As a reviewer I found chapters nine through eleven the most interesting as Rash goes into an active defense against attacks through the combination of iptables and fwsnort. There is an excellent overview of target based intrusion detection and network layer defragmentation. End users will be able to install, configure, and deploy fwsnort while complementing it with iptables. Command line options are explained, bleeding edge attacks are countered, and the reader will even be able to set up whitelists and blacklists.

On a side note, Rash goes head to head with one of the more prominent exploit frameworks, Metasploit, by explaining how to thwart any updates attempted by the system. This is a great example of how a properly configured firewall can stop even the latest in exploit technology.

Chapters twelve and thirteen look into the concept of single packet authorization vs. port knocking. These chapters are for anyone looking to learn more about access piggybacking via NAT addresses and thwarting zero-day attack problems through Nmap and target identification phases. Rash also introduces fwknop (Firewall Knock Operator), the first port-knocking implementation to allow OS fingerprinting. Fwknop installation, configuration, and deployment is explained along with how to integrate it with SPA. Users will enjoy the fwknop OpenSSH integration patch explanation for more secure connections.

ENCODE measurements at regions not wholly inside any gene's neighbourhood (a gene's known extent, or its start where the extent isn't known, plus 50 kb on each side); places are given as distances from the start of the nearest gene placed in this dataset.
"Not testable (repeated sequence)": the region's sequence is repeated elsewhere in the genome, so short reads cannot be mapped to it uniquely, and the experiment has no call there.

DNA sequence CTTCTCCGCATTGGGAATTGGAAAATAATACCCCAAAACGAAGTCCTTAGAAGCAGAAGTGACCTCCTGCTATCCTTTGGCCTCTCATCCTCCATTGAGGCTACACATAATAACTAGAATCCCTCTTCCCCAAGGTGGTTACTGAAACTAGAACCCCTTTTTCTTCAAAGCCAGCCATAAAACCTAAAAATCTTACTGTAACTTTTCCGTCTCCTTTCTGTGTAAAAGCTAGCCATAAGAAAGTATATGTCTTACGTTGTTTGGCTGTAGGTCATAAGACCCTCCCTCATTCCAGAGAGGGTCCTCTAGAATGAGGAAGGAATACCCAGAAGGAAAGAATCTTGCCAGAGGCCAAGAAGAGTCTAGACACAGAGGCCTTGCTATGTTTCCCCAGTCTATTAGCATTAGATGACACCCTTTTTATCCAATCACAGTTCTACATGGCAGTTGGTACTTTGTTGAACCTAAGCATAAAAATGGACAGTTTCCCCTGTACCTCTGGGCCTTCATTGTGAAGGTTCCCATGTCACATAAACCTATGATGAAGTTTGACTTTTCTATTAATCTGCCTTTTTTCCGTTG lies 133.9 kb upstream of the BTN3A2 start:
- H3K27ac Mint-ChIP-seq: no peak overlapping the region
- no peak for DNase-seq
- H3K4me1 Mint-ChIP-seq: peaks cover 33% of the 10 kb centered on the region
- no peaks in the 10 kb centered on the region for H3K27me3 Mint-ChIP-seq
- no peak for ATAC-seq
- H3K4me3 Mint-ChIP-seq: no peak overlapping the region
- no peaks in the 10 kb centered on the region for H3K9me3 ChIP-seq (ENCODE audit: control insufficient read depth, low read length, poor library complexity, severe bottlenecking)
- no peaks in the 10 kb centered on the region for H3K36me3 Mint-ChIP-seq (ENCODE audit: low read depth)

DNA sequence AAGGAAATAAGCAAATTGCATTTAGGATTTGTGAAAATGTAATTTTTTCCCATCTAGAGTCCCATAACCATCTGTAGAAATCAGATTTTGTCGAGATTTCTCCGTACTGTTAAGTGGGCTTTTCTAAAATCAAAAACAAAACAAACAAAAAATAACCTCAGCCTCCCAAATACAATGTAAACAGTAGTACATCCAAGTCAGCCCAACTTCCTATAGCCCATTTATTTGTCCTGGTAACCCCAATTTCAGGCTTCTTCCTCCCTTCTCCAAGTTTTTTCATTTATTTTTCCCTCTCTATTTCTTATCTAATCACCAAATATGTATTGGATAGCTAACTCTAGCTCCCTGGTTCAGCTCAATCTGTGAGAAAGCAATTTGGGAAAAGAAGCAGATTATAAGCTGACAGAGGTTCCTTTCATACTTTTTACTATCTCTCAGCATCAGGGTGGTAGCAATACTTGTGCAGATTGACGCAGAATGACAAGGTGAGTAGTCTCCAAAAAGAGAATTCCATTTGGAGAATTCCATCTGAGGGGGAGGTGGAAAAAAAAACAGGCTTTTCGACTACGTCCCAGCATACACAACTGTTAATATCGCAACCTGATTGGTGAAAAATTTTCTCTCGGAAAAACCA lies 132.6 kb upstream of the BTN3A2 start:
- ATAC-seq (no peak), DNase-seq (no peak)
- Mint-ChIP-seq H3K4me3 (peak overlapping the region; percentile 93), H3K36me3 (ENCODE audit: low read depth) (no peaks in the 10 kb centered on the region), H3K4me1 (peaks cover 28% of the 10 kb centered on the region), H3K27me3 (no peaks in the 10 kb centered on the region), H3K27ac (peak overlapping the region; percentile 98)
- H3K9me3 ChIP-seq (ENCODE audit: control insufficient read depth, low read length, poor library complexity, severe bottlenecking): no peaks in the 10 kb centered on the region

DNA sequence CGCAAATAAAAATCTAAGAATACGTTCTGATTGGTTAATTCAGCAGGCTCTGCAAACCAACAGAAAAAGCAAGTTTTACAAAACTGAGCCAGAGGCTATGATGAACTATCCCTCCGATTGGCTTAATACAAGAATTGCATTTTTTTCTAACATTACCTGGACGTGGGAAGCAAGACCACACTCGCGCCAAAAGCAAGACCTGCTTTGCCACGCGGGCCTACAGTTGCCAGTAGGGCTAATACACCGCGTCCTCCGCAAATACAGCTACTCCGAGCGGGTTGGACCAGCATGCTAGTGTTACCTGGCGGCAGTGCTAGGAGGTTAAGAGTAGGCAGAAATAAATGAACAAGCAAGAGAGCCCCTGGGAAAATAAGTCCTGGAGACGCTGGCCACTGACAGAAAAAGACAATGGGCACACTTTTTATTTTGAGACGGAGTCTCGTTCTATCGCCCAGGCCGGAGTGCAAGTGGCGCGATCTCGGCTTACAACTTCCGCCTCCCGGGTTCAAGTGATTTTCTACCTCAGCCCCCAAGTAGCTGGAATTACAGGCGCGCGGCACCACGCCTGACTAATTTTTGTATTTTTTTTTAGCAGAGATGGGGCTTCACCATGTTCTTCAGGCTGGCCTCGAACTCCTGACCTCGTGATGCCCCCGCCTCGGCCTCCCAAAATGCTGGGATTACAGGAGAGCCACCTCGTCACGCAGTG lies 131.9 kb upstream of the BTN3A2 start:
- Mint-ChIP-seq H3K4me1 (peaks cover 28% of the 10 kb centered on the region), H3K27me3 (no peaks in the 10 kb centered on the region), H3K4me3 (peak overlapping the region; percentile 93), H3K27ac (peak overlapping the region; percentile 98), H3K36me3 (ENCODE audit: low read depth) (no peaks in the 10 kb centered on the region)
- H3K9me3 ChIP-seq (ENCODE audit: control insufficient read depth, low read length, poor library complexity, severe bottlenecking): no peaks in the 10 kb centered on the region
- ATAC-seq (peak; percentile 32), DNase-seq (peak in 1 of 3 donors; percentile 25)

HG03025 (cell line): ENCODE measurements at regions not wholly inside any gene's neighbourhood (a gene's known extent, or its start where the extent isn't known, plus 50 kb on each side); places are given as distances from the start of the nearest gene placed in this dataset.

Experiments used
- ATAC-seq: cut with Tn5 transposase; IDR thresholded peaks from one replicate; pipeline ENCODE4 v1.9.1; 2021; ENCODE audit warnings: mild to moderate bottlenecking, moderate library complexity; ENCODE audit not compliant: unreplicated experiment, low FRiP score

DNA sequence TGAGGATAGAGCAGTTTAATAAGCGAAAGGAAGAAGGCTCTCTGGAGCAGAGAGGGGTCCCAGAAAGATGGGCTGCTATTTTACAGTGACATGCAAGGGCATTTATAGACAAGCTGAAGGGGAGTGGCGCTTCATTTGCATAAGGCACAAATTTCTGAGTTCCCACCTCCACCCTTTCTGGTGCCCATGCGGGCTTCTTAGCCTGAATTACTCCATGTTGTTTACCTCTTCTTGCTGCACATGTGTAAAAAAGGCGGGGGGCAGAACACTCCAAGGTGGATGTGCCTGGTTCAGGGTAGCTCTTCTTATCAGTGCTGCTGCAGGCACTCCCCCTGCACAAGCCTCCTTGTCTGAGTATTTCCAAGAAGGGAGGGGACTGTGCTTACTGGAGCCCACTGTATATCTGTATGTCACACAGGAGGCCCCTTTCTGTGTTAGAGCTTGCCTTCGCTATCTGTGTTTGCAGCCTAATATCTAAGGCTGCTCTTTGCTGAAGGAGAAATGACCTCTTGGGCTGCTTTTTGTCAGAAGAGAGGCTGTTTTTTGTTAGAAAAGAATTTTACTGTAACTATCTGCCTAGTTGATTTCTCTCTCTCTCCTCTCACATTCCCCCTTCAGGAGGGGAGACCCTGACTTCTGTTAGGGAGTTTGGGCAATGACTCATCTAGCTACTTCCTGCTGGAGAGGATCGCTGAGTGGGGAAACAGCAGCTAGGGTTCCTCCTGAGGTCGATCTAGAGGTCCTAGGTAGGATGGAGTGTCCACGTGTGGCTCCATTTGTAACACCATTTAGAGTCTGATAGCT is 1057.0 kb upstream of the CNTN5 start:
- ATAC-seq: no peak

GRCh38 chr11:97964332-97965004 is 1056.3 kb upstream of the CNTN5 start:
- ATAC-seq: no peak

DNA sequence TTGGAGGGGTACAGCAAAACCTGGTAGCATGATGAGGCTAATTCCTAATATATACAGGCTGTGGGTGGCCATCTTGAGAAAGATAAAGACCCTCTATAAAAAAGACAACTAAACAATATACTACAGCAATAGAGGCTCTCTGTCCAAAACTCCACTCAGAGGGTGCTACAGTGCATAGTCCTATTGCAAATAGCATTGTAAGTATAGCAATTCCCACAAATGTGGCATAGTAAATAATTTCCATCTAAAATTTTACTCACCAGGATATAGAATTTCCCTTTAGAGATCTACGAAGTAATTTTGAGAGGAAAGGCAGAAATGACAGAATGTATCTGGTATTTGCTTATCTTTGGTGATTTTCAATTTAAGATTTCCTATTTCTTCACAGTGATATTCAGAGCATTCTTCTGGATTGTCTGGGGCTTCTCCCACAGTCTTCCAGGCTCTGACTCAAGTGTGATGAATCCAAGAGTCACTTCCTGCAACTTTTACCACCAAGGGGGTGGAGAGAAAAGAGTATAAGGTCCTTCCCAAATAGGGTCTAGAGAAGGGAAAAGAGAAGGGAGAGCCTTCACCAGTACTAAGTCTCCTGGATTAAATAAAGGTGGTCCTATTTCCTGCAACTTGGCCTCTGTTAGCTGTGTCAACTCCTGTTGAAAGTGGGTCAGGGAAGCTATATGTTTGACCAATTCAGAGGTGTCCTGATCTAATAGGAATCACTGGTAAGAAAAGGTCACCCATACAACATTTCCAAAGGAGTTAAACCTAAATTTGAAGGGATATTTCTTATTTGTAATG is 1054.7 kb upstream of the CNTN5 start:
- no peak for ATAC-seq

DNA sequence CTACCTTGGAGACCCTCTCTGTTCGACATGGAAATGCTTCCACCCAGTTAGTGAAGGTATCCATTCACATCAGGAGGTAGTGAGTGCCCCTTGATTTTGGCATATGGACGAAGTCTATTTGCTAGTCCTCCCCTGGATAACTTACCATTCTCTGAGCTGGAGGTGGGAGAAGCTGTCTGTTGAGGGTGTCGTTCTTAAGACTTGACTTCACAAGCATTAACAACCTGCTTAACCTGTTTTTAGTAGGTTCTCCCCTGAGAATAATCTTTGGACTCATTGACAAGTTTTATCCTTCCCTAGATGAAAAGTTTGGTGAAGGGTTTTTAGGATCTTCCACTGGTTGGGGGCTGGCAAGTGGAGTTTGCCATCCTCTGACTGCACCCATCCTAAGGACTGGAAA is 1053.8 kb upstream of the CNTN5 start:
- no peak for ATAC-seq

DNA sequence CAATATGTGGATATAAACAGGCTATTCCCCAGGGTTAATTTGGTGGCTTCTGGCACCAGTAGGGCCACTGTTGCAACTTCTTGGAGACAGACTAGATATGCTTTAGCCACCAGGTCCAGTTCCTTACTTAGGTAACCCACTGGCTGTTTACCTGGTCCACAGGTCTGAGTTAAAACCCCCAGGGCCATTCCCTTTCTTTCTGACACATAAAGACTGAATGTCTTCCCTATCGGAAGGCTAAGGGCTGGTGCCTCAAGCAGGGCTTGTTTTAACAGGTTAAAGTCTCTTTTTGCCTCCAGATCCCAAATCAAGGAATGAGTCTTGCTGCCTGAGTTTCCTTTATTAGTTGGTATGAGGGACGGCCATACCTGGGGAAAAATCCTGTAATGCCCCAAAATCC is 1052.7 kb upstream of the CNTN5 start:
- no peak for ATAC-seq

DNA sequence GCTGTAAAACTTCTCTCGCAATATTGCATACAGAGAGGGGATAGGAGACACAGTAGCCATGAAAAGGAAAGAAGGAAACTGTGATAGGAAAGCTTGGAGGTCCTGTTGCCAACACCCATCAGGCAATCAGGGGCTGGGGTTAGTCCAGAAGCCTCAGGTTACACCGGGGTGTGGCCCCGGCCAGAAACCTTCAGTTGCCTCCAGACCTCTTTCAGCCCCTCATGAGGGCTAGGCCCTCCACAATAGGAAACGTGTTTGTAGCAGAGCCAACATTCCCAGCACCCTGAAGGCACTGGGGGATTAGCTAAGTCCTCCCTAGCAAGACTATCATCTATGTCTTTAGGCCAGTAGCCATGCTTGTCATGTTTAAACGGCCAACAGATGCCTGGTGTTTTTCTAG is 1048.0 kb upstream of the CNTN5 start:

Chapter fourteen wraps up "Linux Firewalls" with a look into the visualization of iptables logs. System administrators will enjoy this chapter as Rash introduces applications such as GNUplot and Afterglow to help them gain a better understanding of what traffic is going through their system.

In conclusion, if you or anyone you know is responsible for keeping a secure network, "Linux Firewalls" is an invaluable resource to have by your side. You will gain a better understanding of attacks, how to use iptables, PSAD, and fwsnort - all in an effort to properly defend and respond to attempted compromises.

Comments
How does it compare to Linux Firewalls?Written by Chris K on 2007-11-01 15:44:38
There is another book by the same name published by New Riders. The author is Robert Ziegler. Zieglers book is also very good, although Rashs book may have more current information. Has anyone read both who can compare/contrast?
UNIX/Linux Systems Security AdministratoWritten by Joshua Gimer on 2007-11-02 12:03:26
I also had the privilege of reviewing this book. I use many of the tools that are described in the book on all of my production systems. This is a great read for anyone that is looking at a new approach to securing there systems, without using an outdated security approach.
Book AuthorWritten by Michael Rash on 2007-11-03 21:32:13
In response to the first comment, Robert Ziegler's book has a lot of great information and is very detailed when it comes to discussing traditional firewall concepts (deployment architectures, policy management, UNIX sys admin issues, etc.). This is definitely a set of topics that needs to be covered in book form, and Ziegler's book accomplishes this. 
 
My book in contrast is focused on the actual attacks that can be detected with advanced iptables usage. For example, a central concept in my book is the application of the iptables string match extension to detect application layer attacks. Also, significant coverage is devoted to showing how iptables policies can emulate the Snort rule set with fwsnort, and how port scans and probes for backdoor programs can be detected with psad. This is a very different approach to security than Ziegler's book, and is more about intrusion detection with facilities provided by iptables than anything else. 
 
Thanks for reading.